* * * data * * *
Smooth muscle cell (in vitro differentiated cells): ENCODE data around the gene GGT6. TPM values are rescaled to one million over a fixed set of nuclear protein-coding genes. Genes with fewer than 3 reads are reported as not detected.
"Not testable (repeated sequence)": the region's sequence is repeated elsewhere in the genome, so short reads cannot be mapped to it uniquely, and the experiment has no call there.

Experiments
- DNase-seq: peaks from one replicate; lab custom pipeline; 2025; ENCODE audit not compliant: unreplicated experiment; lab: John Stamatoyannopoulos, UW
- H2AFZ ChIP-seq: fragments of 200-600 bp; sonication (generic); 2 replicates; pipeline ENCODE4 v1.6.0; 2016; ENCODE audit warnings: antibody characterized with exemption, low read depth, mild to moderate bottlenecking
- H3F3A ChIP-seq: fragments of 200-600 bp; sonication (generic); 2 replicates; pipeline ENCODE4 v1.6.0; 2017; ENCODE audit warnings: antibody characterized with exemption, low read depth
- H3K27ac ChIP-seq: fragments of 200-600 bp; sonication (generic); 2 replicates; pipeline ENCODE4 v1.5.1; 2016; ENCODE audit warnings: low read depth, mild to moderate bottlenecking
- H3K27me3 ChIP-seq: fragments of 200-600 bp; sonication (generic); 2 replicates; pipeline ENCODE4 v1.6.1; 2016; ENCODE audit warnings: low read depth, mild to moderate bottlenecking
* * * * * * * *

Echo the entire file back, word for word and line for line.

Smooth muscle cell (in vitro differentiated cells): ENCODE data around the gene GGT6. TPM values are rescaled to one million over a fixed set of nuclear protein-coding genes. Genes with fewer than 3 reads are reported as not detected.
"Not testable (repeated sequence)": the region's sequence is repeated elsewhere in the genome, so short reads cannot be mapped to it uniquely, and the experiment has no call there.

Experiments
- DNase-seq: peaks from one replicate; lab custom pipeline; 2025; ENCODE audit not compliant: unreplicated experiment; lab: John Stamatoyannopoulos, UW
- H2AFZ ChIP-seq: fragments of 200-600 bp; sonication (generic); 2 replicates; pipeline ENCODE4 v1.6.0; 2016; ENCODE audit warnings: antibody characterized with exemption, low read depth, mild to moderate bottlenecking
- H3F3A ChIP-seq: fragments of 200-600 bp; sonication (generic); 2 replicates; pipeline ENCODE4 v1.6.0; 2017; ENCODE audit warnings: antibody characterized with exemption, low read depth
- H3K27ac ChIP-seq: fragments of 200-600 bp; sonication (generic); 2 replicates; pipeline ENCODE4 v1.5.1; 2016; ENCODE audit warnings: low read depth, mild to moderate bottlenecking
- H3K27me3 ChIP-seq: fragments of 200-600 bp; sonication (generic); 2 replicates; pipeline ENCODE4 v1.6.1; 2016; ENCODE audit warnings: low read depth, mild to moderate bottlenecking